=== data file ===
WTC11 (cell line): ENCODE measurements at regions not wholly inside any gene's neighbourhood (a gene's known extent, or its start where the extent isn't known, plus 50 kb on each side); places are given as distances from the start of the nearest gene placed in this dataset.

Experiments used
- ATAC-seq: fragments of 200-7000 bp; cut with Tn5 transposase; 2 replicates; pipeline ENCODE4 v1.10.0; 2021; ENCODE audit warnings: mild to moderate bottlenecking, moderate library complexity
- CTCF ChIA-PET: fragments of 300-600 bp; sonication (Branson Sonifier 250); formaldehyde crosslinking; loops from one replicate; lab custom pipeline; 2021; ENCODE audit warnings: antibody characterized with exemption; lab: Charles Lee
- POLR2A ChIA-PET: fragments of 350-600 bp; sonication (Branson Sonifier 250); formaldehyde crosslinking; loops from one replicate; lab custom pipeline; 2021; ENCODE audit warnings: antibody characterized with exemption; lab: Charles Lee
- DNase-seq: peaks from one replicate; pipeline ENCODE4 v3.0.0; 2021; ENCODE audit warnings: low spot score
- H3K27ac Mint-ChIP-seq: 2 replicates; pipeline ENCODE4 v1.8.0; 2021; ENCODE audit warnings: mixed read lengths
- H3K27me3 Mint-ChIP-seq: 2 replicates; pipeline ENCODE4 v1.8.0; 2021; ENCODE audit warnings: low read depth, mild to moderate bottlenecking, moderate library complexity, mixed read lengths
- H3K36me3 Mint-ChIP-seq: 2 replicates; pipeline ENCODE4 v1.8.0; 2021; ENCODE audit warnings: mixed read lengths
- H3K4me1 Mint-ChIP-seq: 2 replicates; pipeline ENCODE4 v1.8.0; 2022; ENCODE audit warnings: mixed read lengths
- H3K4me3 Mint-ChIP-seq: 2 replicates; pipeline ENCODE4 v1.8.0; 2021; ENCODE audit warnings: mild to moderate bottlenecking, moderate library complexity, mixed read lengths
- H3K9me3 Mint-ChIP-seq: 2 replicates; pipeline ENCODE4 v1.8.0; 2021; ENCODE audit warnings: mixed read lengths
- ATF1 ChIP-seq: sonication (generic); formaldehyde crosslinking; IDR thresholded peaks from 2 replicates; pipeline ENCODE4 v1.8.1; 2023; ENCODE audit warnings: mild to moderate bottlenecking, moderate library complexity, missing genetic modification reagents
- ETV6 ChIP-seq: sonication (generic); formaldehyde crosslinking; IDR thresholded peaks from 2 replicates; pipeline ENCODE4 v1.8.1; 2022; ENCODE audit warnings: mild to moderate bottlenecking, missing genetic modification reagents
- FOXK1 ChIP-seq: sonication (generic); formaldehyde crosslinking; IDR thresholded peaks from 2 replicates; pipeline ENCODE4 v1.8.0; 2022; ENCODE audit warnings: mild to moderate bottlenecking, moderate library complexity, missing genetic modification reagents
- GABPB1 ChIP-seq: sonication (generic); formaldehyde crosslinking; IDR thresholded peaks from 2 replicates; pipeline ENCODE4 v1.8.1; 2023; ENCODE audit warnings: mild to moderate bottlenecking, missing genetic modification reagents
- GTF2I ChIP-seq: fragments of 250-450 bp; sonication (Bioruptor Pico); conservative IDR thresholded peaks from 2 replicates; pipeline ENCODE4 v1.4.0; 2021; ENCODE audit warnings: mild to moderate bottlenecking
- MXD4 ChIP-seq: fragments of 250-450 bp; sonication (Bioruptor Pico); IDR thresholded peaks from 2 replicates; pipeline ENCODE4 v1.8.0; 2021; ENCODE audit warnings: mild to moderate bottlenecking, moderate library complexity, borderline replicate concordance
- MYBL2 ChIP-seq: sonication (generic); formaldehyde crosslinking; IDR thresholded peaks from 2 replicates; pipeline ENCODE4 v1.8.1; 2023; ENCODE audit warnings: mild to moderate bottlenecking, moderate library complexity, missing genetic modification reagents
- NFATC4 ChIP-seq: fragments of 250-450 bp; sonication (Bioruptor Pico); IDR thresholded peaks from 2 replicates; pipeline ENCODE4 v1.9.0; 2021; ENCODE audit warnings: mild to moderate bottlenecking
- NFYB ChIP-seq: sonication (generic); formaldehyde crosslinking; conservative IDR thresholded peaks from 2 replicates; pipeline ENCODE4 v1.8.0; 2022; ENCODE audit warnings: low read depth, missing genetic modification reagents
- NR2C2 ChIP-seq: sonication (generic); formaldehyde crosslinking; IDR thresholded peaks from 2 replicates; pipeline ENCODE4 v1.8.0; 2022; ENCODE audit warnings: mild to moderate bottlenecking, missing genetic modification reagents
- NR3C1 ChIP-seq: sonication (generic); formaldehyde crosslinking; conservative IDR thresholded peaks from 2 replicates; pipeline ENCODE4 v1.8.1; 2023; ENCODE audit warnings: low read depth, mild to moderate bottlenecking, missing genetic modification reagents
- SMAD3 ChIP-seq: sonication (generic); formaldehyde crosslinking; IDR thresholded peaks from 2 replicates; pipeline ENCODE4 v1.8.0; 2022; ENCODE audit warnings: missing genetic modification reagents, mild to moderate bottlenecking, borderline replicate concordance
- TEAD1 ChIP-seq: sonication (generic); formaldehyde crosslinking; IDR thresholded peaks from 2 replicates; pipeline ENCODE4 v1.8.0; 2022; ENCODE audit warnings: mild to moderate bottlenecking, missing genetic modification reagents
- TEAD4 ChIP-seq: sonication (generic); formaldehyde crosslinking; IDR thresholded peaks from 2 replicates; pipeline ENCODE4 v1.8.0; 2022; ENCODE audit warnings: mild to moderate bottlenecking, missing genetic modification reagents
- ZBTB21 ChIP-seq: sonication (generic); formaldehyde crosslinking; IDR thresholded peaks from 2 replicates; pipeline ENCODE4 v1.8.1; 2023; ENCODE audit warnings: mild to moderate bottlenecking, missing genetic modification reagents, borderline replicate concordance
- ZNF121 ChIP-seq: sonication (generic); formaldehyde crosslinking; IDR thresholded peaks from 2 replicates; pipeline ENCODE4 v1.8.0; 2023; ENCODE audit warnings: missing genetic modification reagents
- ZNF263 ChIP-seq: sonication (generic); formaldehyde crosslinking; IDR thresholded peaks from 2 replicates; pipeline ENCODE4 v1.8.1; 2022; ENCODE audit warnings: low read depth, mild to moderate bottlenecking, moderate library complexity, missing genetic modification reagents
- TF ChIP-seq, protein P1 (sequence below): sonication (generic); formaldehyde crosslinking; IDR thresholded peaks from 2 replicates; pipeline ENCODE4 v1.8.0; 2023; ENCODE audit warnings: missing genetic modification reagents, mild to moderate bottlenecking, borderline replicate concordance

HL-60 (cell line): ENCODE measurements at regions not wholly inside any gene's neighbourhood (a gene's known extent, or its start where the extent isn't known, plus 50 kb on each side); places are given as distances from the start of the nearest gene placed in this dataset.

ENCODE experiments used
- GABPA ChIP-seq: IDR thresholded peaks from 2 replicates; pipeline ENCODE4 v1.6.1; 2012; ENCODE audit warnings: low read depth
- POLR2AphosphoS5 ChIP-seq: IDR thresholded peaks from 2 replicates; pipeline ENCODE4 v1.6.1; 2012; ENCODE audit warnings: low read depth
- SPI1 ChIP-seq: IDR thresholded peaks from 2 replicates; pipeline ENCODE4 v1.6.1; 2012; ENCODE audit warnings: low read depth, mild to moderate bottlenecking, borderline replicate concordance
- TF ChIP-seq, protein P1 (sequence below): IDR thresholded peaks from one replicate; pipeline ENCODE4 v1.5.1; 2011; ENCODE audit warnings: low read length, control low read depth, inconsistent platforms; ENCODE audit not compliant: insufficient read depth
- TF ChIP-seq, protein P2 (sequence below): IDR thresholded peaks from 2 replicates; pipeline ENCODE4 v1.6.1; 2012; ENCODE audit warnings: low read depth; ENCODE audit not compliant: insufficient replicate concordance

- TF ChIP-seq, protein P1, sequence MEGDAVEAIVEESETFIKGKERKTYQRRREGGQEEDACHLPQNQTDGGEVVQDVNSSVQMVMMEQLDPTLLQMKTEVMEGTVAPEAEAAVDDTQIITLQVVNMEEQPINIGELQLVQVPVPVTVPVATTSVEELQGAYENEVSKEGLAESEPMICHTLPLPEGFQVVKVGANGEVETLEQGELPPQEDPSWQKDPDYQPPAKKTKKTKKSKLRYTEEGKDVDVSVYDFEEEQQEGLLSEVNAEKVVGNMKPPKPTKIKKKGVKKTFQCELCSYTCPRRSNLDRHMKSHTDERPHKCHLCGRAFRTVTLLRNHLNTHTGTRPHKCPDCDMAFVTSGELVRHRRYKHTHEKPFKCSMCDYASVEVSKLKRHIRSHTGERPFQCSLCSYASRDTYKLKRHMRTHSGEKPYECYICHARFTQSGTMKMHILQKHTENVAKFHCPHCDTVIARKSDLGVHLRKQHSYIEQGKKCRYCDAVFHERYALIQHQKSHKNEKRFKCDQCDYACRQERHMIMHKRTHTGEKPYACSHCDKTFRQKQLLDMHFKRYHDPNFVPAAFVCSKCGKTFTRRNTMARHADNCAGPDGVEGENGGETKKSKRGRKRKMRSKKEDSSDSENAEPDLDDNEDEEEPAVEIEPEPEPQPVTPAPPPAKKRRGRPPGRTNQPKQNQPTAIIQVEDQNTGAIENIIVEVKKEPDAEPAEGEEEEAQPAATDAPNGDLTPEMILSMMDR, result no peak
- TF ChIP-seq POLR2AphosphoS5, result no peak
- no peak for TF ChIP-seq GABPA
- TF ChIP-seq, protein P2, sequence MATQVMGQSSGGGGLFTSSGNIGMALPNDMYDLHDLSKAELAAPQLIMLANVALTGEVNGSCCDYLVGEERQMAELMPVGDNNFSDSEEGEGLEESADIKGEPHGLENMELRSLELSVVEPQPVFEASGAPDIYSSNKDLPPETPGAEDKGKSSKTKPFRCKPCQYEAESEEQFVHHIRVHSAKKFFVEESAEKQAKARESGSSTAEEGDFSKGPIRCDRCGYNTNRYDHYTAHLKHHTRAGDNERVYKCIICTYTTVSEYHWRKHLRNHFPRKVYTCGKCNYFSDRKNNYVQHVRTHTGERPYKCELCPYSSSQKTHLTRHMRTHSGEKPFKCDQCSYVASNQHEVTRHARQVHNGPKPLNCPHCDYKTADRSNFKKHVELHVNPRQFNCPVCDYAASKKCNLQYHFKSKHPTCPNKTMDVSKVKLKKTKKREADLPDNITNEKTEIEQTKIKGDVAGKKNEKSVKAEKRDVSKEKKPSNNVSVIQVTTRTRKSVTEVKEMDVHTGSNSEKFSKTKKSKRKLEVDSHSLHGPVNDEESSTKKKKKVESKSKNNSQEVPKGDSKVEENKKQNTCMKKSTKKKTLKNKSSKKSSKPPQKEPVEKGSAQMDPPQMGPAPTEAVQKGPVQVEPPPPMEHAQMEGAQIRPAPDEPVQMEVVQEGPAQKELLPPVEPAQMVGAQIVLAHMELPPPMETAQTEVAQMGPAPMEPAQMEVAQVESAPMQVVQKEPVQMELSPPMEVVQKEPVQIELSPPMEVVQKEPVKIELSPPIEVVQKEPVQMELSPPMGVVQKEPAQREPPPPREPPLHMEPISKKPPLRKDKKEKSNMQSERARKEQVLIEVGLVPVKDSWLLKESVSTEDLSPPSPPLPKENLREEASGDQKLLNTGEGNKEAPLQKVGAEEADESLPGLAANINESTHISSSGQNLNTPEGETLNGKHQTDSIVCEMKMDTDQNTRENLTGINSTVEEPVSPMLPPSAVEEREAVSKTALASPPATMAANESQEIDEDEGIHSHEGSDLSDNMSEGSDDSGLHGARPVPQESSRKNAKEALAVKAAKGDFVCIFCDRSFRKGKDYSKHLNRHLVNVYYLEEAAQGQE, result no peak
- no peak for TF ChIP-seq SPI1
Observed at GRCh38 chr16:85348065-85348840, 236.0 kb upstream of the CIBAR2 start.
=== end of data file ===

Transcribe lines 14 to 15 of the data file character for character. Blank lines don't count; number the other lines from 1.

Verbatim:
- ETV6 ChIP-seq: sonication (generic); formaldehyde crosslinking; IDR thresholded peaks from 2 replicates; pipeline ENCODE4 v1.8.1; 2022; ENCODE audit warnings: mild to moderate bottlenecking, missing genetic modification reagents
- FOXK1 ChIP-seq: sonication (generic); formaldehyde crosslinking; IDR thresholded peaks from 2 replicates; pipeline ENCODE4 v1.8.0; 2022; ENCODE audit warnings: mild to moderate bottlenecking, moderate library complexity, missing genetic modification reagents